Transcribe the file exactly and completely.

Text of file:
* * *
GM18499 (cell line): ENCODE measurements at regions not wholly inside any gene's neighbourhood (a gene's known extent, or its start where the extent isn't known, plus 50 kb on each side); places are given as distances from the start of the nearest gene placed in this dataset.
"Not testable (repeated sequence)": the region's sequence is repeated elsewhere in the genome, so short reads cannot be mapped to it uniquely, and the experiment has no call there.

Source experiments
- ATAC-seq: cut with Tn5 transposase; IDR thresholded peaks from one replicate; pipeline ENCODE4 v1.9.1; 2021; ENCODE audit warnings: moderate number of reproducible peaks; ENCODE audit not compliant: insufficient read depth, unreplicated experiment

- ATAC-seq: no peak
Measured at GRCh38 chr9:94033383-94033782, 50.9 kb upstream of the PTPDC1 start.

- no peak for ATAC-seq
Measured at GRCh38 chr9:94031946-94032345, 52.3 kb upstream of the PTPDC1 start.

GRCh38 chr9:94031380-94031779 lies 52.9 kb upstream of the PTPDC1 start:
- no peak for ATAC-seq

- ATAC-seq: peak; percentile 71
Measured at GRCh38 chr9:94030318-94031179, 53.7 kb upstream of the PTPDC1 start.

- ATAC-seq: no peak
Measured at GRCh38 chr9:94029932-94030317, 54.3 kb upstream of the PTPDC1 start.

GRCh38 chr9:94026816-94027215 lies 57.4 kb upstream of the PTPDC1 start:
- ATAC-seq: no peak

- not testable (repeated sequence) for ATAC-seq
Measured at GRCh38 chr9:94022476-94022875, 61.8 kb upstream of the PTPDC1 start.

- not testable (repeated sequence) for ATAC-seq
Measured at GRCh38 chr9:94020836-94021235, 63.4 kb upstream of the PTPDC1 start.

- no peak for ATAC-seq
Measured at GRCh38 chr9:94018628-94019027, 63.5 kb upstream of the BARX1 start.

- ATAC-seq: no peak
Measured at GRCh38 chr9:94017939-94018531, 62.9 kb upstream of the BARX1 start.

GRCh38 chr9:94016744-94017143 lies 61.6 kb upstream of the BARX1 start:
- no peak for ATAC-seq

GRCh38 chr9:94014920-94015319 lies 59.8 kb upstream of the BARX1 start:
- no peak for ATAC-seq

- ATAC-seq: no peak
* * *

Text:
GM18499 (cell line): ENCODE measurements at regions not wholly inside any gene's neighbourhood (a gene's known extent, or its start where the extent isn't known, plus 50 kb on each side); places are given as distances from the start of the nearest gene placed in this dataset.
"Not testable (repeated sequence)": the region's sequence is repeated elsewhere in the genome, so short reads cannot be mapped to it uniquely, and the experiment has no call there.

Source experiments
- ATAC-seq: cut with Tn5 transposase; IDR thresholded peaks from one replicate; pipeline ENCODE4 v1.9.1; 2021; ENCODE audit warnings: moderate number of reproducible peaks; ENCODE audit not compliant: insufficient read depth, unreplicated experiment

- ATAC-seq: no peak
Measured at GRCh38 chr9:94033383-94033782, 50.9 kb upstream of the PTPDC1 start.

- no peak for ATAC-seq
Measured at GRCh38 chr9:94031946-94032345, 52.3 kb upstream of the PTPDC1 start.

GRCh38 chr9:94031380-94031779 lies 52.9 kb upstream of the PTPDC1 start:
- no peak for ATAC-seq

- ATAC-seq: peak; percentile 71
Measured at GRCh38 chr9:94030318-94031179, 53.7 kb upstream of the PTPDC1 start.

- ATAC-seq: no peak
Measured at GRCh38 chr9:94029932-94030317, 54.3 kb upstream of the PTPDC1 start.

GRCh38 chr9:94026816-94027215 lies 57.4 kb upstream of the PTPDC1 start:
- ATAC-seq: no peak

- not testable (repeated sequence) for ATAC-seq
Measured at GRCh38 chr9:94022476-94022875, 61.8 kb upstream of the PTPDC1 start.

- not testable (repeated sequence) for ATAC-seq
Measured at GRCh38 chr9:94020836-94021235, 63.4 kb upstream of the PTPDC1 start.

- no peak for ATAC-seq
Measured at GRCh38 chr9:94018628-94019027, 63.5 kb upstream of the BARX1 start.

- ATAC-seq: no peak
Measured at GRCh38 chr9:94017939-94018531, 62.9 kb upstream of the BARX1 start.

GRCh38 chr9:94016744-94017143 lies 61.6 kb upstream of the BARX1 start:
- no peak for ATAC-seq

GRCh38 chr9:94014920-94015319 lies 59.8 kb upstream of the BARX1 start:
- no peak for ATAC-seq

- ATAC-seq: no peak